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Tucson Weekly Aristocratic Insight

The Hamptons are revealed to the plebeian masses.

By Leigh Rich

JUNE 15, 1998: 

Philistines at the Hedgerow: Passion and Property in the Hamptons, by Steven Gaines (Little, Brown and Company). Cloth, $26.95.

MOST EVERYONE'S heard of the Hamptons, but how many could actually find them on a map? Then again, as any ninth-grade geography student has whined, would knowing be of any use in real life? Ah, perhaps for those few--those lucky, filthy-rich few--who can afford to inhabit one of America's last bastions of gentility and refinement.

The Hamptons are, and have always been, an hermetic society for we plebeians of the middle classes. But the latest pop-culture disquisition by Steven Gaines, Philistines at the Hedgerow: Passion and Property in the Hamptons, brings the multi-million-dollar Hamptonite homes a little closer to our own. Known for his biographies of modern-day icons like Calvin Klein, the Beach Boys and Alice Cooper, Gaines is the publishing world's bizarre chimera of Robin Leach and Claudia Cohen (merging architecture, history and Hollywood hoopla). Sure, the Hamptons generate much grist for the Lifestyles of the Rich and Famous mill, but Gaines steers away from tabloid-style hype and instead presents a tale with intimacy and integrity.

In Philistines at the Hedgerow, it is the houses, rather than inhabitants, which structure the narrative. Each chapter chronicles estates from East Hampton, Water Mill, Southampton, Sagaponack, Wainscott and Bridgehampton (the conglomeration of villages known as the Hamptons) from their earliest days to the present.

Gaines appropriately enough begins by recounting the career of the Hamptons' most successful (and recently deceased) Realtor, Allan Schneider. Schneider's story introduces much of the Hamptons' glitz and glamour as well as its intolerance for the uncultured outsider--the Philistine (on which Gaines vituperates in the last few chapters of the book).

Philistines at the Hedgerow awkwardly lurches ahead in the beginning. It's difficult to keep pace as Gaines inundates the reader with knowledge and lore, switching verb tenses and flip-flopping between eras in 20th-century American history. At times it suffers from its density, eagerly awaiting some theme or concept to tie each "house-history" together. But, like the Hamptons themselves, Philistines at the Hedgerow remains a mélange of esoteric, non-fiction short stories.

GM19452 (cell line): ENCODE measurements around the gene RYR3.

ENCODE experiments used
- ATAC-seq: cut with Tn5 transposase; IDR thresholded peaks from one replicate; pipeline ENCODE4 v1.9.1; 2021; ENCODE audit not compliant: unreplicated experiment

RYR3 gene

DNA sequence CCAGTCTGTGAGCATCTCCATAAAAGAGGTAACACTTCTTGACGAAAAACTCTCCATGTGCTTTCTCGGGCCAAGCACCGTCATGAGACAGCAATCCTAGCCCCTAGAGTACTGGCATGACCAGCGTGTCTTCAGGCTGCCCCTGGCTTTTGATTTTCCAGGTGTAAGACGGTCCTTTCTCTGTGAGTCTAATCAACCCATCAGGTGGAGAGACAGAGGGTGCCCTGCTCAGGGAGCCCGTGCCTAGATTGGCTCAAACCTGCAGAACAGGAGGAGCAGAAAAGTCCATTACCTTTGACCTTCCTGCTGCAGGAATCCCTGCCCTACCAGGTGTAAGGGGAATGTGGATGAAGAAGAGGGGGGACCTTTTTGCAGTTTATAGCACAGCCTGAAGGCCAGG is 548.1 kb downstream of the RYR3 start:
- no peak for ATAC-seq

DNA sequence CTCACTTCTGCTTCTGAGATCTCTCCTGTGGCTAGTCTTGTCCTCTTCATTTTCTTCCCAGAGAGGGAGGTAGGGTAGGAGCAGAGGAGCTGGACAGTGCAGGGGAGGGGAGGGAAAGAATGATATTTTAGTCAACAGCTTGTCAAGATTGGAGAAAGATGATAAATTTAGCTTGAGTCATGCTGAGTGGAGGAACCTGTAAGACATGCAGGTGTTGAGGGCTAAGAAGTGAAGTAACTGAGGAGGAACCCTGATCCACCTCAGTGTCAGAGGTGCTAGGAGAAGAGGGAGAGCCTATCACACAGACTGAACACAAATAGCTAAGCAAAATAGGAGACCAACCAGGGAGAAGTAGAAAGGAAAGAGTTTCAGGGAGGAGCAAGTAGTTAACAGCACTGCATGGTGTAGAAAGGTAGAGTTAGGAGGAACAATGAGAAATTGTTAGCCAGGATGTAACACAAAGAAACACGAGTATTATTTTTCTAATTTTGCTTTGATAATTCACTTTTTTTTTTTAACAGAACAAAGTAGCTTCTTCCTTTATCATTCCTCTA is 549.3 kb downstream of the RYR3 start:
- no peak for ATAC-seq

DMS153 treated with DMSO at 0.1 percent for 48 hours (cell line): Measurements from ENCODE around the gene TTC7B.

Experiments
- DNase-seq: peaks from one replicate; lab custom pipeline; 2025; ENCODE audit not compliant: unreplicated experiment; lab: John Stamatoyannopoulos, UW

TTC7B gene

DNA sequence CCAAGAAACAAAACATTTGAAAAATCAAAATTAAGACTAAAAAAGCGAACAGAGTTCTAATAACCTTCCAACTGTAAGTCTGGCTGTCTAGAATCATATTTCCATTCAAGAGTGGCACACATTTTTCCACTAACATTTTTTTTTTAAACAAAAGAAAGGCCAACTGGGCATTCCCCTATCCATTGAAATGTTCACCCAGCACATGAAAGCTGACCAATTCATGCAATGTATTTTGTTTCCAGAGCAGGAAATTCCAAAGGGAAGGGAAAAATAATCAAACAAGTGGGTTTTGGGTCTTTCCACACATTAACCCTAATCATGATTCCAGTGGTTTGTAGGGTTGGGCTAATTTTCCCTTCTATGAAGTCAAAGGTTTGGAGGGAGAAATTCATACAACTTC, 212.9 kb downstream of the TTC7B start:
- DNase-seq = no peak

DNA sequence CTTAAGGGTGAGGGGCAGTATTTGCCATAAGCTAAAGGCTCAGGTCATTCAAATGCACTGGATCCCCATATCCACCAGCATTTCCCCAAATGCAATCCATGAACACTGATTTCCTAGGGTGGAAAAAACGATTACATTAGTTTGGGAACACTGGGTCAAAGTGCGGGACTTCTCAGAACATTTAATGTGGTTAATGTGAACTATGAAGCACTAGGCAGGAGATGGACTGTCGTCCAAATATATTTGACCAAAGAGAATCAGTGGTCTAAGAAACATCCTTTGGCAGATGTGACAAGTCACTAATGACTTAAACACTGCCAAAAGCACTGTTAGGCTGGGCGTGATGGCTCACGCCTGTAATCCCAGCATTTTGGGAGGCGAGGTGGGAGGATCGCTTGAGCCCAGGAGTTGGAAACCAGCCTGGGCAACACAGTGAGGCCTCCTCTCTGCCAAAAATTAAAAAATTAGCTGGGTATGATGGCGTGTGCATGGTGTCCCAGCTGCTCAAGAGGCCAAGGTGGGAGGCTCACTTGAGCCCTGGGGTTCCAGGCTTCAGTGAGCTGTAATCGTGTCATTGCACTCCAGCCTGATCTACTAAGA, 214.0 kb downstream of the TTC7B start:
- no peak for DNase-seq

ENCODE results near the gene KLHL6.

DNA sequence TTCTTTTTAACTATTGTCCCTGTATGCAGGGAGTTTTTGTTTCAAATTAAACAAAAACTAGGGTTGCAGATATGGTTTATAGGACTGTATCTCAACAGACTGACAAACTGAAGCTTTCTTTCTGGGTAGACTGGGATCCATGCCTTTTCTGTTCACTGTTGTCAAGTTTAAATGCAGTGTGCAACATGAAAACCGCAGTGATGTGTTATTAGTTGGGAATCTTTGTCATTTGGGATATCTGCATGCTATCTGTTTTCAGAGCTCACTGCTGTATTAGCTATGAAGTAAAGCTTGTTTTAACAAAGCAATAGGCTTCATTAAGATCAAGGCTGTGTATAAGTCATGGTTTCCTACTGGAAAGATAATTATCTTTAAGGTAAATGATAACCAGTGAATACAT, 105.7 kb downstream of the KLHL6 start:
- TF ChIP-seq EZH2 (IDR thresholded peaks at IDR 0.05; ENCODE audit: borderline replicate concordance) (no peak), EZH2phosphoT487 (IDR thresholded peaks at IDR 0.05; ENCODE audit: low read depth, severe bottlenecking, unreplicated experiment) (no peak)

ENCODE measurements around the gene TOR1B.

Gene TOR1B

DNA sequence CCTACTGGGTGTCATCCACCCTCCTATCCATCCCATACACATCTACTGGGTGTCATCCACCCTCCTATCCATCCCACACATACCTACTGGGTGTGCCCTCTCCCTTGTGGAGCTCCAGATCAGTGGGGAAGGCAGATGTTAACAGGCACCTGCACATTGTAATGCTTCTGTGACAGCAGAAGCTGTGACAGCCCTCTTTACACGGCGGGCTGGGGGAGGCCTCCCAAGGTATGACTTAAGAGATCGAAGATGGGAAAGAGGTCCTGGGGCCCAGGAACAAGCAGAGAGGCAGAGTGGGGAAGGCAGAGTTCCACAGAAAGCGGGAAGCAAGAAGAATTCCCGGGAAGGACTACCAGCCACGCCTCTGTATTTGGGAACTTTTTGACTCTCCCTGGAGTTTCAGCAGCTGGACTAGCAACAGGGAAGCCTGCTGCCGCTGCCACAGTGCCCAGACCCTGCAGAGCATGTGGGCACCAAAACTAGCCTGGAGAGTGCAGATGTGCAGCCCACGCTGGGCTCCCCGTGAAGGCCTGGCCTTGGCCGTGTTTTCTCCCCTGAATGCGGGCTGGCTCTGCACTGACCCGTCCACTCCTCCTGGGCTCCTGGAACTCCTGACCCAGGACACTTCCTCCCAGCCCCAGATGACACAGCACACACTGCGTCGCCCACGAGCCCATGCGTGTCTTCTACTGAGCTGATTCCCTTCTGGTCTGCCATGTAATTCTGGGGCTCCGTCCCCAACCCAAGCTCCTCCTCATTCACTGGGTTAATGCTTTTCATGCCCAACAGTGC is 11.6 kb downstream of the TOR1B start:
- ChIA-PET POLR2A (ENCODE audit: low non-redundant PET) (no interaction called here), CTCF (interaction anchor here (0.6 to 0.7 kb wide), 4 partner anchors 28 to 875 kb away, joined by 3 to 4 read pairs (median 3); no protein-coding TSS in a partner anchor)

By far the most interesting and integrated chapters involve the East Hampton domicile of billionaire Ron Perelman (Revlon, Inc., Consolidated Cigar Corp.), known as "The Creeks." Situated alongside the famous Georgica Pond, The Creeks was originally built in the late 1890s by affluent artists Albert and Adele Herter (son and daughter-in-law of Christian Herter, Sr., the man who "practically invented the trade of society interior decoration"). The Herters eventually overspent their stay--hardly surprising considering Adele had servants swap out entire gardens of flowers each night and floated about Georgica Pond in Robert Browning's Venetian gondola during the day.

The Creeks further blossomed with its subsequent owners, art dealer Alfonso Ossorio and his lifelong companion, dancer Ted Dragon. Under Ossorio's control, "The Creeks became a Bloomsbury on the Pond...a Disneyland for esthetes," drawing the second wave of artists to the Hamptons. (The first artist infestation occurred in the 1930s and included the likes of Dorothy Parker, Robert Benchley, Zelda and F. Scott Fitzgerald, and one of Picasso's lovers.)

The most illuminating and touching chapters in the book are those on Ossorio and Dragon, in which Gaines explains their friendship with now-famous artist Jackson Pollack and his wife Lee Krasner. Not only does the author illustrate the rise and demise of the great American artist Pollack, he also conveys the tender bond between Ossorio and Dragon. Lonely in the large house with Ossorio away on business, Dragon at one point found himself stealing and refurbishing his neighbors' antiques: "He did such a good job...that the owners marveled at how handsome their furniture looked...and some even wrote (Dragon) thank-you notes."

Following Ossorio's death, Dragon sold The Creeks to Perelman, who gutted the house and discarded all of Ossorio's outdoor sculptures (these "conglomerations" are now worth more than six figures each). As Gaines writes, "The worst aspect is that The Creeks was so rich in culture and history that even the richest man in New York State has managed to cheapen it. To buy a house is one thing, to inhabit it is another."

In the end, Philistines at the Hedgerow presents a true slice of Americana, albeit the petit slice purchased with the Hamptons' exorbitant membership fee. Though it would profit from the touch of a good editor, Gaines' book nonetheless offers a spirited jaunt through this golden-gated community (the Hamptons are not a welcoming place for the uninitiated or uninvited), successfully placing it on the map for the rest of us...there at the tip of Long Island.


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